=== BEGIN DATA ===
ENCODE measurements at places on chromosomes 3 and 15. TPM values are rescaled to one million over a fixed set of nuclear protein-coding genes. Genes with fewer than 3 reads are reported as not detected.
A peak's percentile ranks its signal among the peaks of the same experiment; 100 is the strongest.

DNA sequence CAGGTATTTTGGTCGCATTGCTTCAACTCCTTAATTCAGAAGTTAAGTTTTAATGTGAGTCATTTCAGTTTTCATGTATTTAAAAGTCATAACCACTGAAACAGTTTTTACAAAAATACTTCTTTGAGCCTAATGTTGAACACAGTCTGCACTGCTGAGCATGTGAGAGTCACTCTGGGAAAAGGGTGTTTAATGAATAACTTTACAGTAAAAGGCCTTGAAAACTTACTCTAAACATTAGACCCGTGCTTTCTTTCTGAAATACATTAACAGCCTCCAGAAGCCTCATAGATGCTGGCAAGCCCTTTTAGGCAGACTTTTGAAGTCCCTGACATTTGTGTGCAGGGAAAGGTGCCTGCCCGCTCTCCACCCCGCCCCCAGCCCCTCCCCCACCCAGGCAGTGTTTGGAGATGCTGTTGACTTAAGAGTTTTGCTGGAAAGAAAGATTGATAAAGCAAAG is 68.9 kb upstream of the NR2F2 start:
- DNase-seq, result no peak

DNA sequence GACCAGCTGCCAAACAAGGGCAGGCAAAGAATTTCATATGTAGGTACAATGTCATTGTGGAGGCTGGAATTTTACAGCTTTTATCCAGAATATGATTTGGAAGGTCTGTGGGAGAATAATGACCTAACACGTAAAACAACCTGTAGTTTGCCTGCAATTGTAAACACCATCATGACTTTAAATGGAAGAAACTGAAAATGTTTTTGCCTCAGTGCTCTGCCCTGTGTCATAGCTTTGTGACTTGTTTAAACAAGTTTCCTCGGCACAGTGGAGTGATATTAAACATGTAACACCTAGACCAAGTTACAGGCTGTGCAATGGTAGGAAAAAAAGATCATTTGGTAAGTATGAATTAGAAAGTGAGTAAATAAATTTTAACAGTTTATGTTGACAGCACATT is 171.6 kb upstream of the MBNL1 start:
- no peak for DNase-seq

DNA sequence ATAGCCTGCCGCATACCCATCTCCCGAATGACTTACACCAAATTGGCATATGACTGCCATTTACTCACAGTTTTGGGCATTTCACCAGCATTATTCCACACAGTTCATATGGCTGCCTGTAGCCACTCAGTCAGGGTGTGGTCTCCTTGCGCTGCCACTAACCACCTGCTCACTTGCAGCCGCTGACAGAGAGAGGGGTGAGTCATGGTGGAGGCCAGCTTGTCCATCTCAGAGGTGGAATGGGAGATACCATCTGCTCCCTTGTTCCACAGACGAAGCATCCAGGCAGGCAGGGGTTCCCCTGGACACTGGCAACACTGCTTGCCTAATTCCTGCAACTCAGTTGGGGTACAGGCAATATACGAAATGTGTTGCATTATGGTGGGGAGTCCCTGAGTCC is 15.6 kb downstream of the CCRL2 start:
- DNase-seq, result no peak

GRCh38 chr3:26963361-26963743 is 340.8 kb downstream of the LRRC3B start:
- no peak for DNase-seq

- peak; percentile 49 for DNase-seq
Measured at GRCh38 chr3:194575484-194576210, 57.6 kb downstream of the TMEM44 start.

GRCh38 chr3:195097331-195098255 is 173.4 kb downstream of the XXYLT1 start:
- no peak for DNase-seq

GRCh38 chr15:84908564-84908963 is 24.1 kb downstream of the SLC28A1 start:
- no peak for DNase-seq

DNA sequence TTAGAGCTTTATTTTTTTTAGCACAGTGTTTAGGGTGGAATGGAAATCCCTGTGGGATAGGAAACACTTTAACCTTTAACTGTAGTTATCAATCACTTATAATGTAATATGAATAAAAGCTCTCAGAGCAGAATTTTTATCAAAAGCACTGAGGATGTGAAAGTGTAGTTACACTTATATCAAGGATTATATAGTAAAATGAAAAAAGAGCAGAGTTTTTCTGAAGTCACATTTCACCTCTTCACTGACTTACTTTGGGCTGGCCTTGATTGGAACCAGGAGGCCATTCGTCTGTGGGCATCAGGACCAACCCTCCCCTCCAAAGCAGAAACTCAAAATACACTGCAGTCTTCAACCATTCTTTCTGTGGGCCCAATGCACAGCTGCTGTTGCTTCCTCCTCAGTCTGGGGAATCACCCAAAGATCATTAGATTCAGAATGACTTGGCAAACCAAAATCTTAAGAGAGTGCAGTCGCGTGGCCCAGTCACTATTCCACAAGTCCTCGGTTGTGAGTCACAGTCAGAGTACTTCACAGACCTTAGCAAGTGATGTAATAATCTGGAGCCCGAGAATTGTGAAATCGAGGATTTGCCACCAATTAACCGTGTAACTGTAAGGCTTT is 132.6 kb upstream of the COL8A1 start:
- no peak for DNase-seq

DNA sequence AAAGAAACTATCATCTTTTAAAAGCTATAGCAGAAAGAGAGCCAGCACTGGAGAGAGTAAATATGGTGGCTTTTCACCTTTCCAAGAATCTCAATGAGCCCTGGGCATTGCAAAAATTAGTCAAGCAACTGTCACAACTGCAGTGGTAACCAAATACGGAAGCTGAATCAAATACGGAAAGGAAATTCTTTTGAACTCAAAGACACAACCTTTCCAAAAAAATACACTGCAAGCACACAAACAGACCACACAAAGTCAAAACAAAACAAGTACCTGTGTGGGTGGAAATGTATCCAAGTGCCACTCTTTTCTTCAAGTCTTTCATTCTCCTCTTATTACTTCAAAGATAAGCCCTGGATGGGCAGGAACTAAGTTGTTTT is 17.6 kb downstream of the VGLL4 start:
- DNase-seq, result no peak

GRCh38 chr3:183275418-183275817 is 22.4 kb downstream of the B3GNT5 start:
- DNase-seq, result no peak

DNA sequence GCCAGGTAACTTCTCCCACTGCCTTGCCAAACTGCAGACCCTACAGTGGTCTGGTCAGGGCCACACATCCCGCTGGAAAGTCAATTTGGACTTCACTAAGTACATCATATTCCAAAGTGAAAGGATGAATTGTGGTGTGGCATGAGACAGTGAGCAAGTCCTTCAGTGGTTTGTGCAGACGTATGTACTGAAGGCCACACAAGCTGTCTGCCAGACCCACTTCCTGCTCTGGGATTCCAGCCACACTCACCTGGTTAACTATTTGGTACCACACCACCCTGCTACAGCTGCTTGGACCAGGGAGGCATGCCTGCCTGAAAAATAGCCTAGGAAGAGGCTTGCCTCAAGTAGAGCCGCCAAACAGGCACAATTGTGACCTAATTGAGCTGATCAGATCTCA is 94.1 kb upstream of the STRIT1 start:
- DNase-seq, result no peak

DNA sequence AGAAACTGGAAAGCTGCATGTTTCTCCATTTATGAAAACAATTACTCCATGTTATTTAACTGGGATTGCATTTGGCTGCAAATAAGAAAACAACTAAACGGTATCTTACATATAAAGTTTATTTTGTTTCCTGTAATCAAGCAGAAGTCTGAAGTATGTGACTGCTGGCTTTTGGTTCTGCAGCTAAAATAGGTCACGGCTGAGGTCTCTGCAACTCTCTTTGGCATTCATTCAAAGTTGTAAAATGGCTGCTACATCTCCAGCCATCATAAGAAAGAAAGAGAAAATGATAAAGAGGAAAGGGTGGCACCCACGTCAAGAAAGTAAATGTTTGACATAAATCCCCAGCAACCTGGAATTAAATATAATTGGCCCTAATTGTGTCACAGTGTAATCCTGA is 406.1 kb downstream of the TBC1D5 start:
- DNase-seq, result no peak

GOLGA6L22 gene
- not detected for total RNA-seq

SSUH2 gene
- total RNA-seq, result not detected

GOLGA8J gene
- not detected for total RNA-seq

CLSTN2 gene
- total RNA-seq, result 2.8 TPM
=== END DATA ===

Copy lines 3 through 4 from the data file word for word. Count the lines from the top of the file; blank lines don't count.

DNA sequence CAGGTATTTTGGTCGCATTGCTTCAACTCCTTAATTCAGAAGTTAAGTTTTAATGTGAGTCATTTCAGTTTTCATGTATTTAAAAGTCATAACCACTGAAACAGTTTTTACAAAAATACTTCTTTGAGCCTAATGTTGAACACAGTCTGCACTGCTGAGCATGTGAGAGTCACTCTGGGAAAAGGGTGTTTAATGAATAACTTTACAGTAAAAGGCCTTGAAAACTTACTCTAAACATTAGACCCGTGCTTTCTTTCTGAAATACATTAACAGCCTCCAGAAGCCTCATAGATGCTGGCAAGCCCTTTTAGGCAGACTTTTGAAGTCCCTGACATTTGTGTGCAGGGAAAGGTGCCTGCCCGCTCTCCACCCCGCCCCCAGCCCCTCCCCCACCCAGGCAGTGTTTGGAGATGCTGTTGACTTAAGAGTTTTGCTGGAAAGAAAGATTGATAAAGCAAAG is 68.9 kb upstream of the NR2F2 start:
- DNase-seq, result no peak